3 NON-RENEWABLE ENERGY RESOURCES Fossil fuels are energy sources which form over billions of years from the remains of living organisms. Remains of living organisms become fossil fuels when they are compacted in the Earth's crust over billions of years, which is the reason why fossil fuels are so energy dense. There is a finite amount of fossil fuels left in the Earth's sub-surface and these reserves will eventually run out. There are three types of fossil fuels: 1. Coal is a solid fuel which is mined from seams sandwiched between layers of rock in the Earth. Coal is the most abundant fossil fuel and supplies are expected to last longer than for other fossil fuels. 2. Oil is a carbon-based liquid formed from fossilised animals. Reservoirs of oil are found sandwiched between seams of rock in the Earth. Pipes are sunk down to the reservoirs to pump the oil out. 3. Natural gas comes in the form of methane and some other gases which are trapped between seams of rock under the Earth's surface. Pipes are sunk into the ground to release the gas. Natural gas is the most efficient, cheap and clean fossil fuel to convert to energy. Figure 2 below outlines the advantages and disadvantages of fossil fuels as an energy source. Figure 2: Advantages and disadvantages of fossil fuels Ready-made fuels. Advantages They give a large amount of energy from a small amount of fuel. Relatively cheap to extract and convert to energy. Readily available and reliable. If you need more energy, you just burn more fuel their availability is not affected by climatic condition. Disadvantages They are non-renewable. Once you burn them, they are gone. Burning a fossil fuel emits carbon dioxide, which contributes to climate change. Burning a fossil fuel can produce sulphur dioxide and smoke, which cause pollution and acid rain. 2 P a g e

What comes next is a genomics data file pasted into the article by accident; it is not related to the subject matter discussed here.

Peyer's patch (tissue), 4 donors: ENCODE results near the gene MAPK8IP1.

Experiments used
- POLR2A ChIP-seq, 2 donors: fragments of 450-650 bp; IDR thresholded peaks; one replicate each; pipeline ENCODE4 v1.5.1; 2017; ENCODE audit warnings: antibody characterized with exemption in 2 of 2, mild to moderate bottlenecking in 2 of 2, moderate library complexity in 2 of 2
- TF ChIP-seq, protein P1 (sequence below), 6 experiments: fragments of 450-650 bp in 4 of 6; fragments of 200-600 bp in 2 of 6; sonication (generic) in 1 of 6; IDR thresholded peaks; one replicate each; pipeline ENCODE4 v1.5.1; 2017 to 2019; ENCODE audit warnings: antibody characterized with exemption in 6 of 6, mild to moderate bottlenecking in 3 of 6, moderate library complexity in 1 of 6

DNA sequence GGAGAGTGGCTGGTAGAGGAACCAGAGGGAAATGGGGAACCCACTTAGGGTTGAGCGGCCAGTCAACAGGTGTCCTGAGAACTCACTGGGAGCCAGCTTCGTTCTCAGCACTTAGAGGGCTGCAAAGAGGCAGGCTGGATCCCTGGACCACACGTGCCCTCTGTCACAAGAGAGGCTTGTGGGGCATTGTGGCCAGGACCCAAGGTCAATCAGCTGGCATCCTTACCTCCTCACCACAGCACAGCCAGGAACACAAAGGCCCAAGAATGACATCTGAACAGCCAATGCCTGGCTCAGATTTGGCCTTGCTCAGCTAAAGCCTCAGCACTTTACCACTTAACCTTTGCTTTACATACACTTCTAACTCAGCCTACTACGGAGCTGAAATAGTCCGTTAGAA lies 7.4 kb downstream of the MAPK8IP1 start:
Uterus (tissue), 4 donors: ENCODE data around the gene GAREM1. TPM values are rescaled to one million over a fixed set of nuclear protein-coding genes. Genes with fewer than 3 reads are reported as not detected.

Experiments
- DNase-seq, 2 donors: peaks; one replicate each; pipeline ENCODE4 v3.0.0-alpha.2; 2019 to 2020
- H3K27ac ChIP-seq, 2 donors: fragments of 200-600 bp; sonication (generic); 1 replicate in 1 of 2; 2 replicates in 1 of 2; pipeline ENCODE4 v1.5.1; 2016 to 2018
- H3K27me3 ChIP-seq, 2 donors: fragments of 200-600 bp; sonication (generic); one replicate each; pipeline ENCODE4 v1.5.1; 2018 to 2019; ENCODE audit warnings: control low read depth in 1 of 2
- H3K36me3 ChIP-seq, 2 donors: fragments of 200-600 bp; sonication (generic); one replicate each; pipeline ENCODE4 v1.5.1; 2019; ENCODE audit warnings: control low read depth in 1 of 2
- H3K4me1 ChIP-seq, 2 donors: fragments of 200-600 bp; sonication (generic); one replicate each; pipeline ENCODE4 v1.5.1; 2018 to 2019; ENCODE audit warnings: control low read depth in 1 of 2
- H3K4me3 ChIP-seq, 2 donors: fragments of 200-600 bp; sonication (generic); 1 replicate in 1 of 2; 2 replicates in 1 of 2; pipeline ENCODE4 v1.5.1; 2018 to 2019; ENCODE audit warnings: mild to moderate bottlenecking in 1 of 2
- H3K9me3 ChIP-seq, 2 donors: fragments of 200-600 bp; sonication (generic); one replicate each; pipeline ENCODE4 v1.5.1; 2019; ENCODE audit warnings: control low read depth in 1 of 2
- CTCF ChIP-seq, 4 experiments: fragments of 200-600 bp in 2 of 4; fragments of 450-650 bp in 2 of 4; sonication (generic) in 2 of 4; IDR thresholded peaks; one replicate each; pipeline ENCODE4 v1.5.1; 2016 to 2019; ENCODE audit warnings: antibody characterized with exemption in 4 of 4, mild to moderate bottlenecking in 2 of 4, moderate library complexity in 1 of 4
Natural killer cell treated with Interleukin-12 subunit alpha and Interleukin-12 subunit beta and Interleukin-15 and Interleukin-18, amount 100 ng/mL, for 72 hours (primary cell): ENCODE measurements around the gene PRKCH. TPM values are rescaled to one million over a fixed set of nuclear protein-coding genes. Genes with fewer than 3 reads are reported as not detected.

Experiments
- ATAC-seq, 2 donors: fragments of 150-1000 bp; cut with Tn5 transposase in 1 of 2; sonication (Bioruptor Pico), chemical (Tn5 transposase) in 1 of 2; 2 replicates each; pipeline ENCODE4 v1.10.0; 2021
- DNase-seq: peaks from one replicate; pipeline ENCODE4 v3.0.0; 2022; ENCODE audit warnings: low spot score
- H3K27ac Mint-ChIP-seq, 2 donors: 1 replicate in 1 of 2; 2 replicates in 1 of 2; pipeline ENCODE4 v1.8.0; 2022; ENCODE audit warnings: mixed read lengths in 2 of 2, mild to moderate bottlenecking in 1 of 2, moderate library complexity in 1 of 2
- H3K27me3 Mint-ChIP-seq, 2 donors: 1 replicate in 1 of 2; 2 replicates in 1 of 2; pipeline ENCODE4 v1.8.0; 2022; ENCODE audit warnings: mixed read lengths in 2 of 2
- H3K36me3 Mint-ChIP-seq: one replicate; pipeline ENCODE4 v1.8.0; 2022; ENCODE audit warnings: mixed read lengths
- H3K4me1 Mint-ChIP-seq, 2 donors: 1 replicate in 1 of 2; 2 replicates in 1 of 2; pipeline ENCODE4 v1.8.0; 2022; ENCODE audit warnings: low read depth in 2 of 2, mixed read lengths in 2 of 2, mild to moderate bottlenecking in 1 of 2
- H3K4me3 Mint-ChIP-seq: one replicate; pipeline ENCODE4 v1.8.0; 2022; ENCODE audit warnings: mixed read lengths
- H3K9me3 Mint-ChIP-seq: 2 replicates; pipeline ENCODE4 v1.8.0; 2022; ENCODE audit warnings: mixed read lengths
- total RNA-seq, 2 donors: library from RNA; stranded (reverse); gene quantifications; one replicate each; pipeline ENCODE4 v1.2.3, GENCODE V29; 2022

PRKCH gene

4 Peak oil Peak oil is the idea that oil production may be at or near its limit. It is based on the work of M King Hubbert, a geophysicist who worked for the oil industry in the USA during the 1950s. Hubbert proposed that the amount of oil being discovered was reducing, and made a prediction that oil production for the US would slow, peak and then drop off, following a bell shaped curve graph as shown in Figure 3 below. He predicted that world oil supplies would peak in the early 2000s. Figure 3: The Hubbert Curve Source: Wikipedia (Author: Hankwang) The Hubbert Curve has been used specifically for oil, but all production of fossil fuels follows a similar curve, leading to peak coal and peak natural gas. The same principle also applies to all other mined minerals, such as uranium, copper, etc. Views on when fossil fuel production will peak (reach its maximum possible production, after which production will drop off) vary, but the estimated length of time left for coal, oil and natural gas production is set out in Figure 4 below. Figure 4: Estimated length of time left for fossil fuels Fossil fuel Oil Natural gas Coal Estimated time left 40 years 60 years 250 years 3 P a g e